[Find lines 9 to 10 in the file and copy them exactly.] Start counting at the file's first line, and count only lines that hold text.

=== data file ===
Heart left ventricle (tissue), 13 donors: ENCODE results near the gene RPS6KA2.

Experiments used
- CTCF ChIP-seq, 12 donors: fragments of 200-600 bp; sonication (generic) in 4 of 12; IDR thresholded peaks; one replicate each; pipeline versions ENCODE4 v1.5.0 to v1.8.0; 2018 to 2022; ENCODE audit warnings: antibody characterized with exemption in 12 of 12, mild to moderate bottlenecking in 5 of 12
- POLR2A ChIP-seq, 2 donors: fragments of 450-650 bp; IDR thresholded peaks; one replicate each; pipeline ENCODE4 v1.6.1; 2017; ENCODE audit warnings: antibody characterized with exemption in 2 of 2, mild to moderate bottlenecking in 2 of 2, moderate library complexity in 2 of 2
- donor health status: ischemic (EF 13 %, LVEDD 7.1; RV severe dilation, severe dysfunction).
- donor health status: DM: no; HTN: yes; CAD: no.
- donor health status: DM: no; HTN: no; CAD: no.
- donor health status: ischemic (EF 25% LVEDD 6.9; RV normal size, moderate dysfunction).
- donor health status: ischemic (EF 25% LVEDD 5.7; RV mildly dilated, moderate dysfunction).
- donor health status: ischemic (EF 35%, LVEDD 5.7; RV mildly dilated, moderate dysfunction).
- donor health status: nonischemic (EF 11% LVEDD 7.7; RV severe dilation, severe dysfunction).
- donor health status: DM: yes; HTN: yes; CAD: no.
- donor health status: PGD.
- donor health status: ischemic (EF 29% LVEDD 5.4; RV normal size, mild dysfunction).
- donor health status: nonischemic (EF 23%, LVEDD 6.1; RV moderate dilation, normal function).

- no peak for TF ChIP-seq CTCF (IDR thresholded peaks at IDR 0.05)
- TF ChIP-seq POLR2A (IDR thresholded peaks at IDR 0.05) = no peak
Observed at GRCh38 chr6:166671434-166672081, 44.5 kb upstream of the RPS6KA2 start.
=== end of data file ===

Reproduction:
- donor health status: ischemic (EF 25% LVEDD 5.7; RV mildly dilated, moderate dysfunction).
- donor health status: ischemic (EF 35%, LVEDD 5.7; RV mildly dilated, moderate dysfunction).